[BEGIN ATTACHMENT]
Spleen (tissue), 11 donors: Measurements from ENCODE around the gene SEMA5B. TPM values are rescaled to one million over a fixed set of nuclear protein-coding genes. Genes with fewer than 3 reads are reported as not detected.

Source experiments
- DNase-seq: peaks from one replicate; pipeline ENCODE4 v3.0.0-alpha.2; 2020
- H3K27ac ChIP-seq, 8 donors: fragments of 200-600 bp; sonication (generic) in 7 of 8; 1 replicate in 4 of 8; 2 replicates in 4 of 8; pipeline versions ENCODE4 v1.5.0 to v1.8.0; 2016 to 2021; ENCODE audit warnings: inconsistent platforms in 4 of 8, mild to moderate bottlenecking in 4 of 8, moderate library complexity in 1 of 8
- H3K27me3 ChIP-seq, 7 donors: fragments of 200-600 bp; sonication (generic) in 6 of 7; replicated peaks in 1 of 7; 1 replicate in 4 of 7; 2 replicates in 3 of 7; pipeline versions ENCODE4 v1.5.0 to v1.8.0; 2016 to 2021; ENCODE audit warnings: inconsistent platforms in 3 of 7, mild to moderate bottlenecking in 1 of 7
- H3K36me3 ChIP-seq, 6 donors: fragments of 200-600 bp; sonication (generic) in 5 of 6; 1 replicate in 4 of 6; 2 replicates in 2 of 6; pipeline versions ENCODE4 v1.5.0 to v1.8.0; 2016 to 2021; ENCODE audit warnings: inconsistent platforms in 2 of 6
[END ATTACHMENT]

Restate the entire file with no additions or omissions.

Spleen (tissue), 11 donors: Measurements from ENCODE around the gene SEMA5B. TPM values are rescaled to one million over a fixed set of nuclear protein-coding genes. Genes with fewer than 3 reads are reported as not detected.

Source experiments
- DNase-seq: peaks from one replicate; pipeline ENCODE4 v3.0.0-alpha.2; 2020
- H3K27ac ChIP-seq, 8 donors: fragments of 200-600 bp; sonication (generic) in 7 of 8; 1 replicate in 4 of 8; 2 replicates in 4 of 8; pipeline versions ENCODE4 v1.5.0 to v1.8.0; 2016 to 2021; ENCODE audit warnings: inconsistent platforms in 4 of 8, mild to moderate bottlenecking in 4 of 8, moderate library complexity in 1 of 8
- H3K27me3 ChIP-seq, 7 donors: fragments of 200-600 bp; sonication (generic) in 6 of 7; replicated peaks in 1 of 7; 1 replicate in 4 of 7; 2 replicates in 3 of 7; pipeline versions ENCODE4 v1.5.0 to v1.8.0; 2016 to 2021; ENCODE audit warnings: inconsistent platforms in 3 of 7, mild to moderate bottlenecking in 1 of 7
- H3K36me3 ChIP-seq, 6 donors: fragments of 200-600 bp; sonication (generic) in 5 of 6; 1 replicate in 4 of 6; 2 replicates in 2 of 6; pipeline versions ENCODE4 v1.5.0 to v1.8.0; 2016 to 2021; ENCODE audit warnings: inconsistent platforms in 2 of 6